Tuesday, 3 October 2017: 09:10
Camellia 4 (Gaylord National Resort and Convention Center)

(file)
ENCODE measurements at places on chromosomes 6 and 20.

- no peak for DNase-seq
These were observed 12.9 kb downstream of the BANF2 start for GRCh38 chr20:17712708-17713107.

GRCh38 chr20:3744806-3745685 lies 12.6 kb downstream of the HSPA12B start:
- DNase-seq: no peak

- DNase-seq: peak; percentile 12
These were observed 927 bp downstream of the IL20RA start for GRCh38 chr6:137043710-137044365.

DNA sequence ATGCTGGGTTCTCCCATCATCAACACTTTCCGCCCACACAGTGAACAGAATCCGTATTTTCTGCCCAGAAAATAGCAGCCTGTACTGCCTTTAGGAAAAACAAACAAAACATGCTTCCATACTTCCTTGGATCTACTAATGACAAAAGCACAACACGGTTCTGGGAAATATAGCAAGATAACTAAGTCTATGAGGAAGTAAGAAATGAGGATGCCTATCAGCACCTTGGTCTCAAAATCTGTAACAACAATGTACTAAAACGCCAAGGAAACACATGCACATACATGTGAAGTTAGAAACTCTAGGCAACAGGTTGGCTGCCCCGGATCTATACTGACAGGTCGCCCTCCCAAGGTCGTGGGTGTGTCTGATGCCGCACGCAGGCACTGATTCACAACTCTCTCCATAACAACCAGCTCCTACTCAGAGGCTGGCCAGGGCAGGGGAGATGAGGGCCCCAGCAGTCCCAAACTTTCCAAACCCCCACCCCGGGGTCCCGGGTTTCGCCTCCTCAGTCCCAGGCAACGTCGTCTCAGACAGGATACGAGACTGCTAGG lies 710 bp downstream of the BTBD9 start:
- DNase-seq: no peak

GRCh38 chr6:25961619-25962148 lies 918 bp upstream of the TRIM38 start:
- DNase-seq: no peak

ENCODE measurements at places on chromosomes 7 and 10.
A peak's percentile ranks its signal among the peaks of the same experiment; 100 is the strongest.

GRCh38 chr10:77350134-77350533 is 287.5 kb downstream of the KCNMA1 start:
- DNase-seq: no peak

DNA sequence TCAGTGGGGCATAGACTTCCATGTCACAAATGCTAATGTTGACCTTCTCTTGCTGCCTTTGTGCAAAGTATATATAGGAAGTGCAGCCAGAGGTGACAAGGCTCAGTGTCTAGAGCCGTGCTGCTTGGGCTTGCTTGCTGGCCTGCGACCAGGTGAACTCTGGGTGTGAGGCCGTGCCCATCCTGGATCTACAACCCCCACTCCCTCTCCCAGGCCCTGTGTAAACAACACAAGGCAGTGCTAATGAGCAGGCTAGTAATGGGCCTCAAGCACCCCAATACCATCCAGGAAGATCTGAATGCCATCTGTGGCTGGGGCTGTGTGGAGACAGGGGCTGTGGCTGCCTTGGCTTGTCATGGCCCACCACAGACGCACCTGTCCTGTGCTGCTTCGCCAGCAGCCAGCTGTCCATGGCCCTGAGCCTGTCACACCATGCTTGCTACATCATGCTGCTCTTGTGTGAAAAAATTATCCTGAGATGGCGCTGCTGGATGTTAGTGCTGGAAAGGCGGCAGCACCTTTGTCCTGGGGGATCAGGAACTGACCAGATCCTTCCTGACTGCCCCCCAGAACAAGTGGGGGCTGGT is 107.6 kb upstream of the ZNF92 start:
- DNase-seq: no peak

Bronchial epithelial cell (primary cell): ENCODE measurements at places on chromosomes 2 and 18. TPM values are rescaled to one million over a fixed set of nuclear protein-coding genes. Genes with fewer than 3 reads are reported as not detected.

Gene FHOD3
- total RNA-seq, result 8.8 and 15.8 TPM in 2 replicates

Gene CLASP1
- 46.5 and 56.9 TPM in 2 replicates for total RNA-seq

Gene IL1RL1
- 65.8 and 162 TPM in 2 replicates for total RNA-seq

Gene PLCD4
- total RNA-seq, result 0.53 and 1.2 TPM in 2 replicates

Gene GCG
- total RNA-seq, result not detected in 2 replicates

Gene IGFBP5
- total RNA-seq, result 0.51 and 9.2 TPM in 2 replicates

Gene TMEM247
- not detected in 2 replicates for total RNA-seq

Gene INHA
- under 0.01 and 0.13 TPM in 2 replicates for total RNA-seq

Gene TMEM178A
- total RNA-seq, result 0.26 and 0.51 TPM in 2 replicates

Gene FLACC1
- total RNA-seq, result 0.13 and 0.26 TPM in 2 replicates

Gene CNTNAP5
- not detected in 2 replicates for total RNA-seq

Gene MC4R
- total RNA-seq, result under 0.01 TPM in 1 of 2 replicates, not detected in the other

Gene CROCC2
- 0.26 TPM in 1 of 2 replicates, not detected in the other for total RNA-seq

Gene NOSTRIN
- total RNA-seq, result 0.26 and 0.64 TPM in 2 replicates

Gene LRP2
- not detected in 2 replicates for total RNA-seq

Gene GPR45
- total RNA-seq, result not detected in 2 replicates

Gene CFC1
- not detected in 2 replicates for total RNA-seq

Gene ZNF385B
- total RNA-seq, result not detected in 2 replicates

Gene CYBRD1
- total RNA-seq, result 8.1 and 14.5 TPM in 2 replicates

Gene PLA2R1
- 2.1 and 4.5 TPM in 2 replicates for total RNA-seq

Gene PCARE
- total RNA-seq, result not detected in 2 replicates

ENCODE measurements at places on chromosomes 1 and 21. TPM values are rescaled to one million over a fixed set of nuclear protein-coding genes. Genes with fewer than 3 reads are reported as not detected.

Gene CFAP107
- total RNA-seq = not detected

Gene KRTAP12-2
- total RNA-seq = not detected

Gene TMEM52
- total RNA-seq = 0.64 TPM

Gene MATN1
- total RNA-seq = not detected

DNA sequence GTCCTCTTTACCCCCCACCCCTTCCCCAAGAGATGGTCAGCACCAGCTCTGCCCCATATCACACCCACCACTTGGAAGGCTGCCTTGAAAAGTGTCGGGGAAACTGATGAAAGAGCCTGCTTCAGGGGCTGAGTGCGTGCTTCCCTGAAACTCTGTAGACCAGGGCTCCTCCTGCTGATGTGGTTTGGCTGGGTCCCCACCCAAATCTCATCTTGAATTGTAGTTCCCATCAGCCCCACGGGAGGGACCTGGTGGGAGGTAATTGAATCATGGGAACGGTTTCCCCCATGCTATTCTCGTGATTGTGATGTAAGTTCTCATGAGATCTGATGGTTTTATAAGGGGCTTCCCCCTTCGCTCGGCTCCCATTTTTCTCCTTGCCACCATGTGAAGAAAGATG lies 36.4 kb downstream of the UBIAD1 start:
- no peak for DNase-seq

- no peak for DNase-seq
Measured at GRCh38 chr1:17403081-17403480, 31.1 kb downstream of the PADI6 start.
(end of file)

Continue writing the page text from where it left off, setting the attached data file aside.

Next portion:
Transition metal oxide hetero-interfaces are interesting due to the distinctly different properties that can arise from their interfaces, such as memristive behavior, superconductivity, high catalytic activity and magnetism. These interfaces are the source for local heterogeneities in composition, atomic structure and electronic structure. Classically, defect redistribution is quantified at the continuum level by concurrent solution of Poisson’s equation for the electrostatic potential and the steady-state equilibrium drift-diffusion equation for each defect. It is possible to inform this level of modeling with first principles calculations of band off-sets, and defect formation and segregation energies at thermodynamically relevant conditions. This approach had numerous successful implementations, including the quantification of charge transport properties at surfaces and grain boundaries. In this talk, I will discuss three phenomena that also need to be considered in a broader framework of defect structures and distributions at oxide hetero-interfaces. 1) Presence of strong electric fields that can cause polarization of defective systems and affect the defect abundance and structure. We have assessed this effect on neutral oxygen vacancies in simple binary oxides from first principles calculations. 2) Phase change under the effect of local electrostatic potential because of a change in the electrochemical potential of oxygen. We have assessed the ability to trigger phase change electrochemically in two classes of oxides, SrCoOx and VOx, and have quantified the phases and the corresponding distinctly different electronic properties by combining in operando x-ray diffraction and x-ray photoelectron and absorption spectroscopy. The results have implications both for oxide hetero-interfaces and for oxide electronic devices that aim to control properties electrically. 3) Elastic strain, that affect the stability and mobility of defects. In this recent work, we have focused on the stability of electronic defects, specifically the electron polarons versus free electrons SrTiO3, as a function of temperature and hydrostatic stress, by combining first principles calculations and quasi harmonic approximation. Our results demonstrate that it is possible to control the type of electronic defect, and so the transport properties, by means of electro-chemo-mechanics.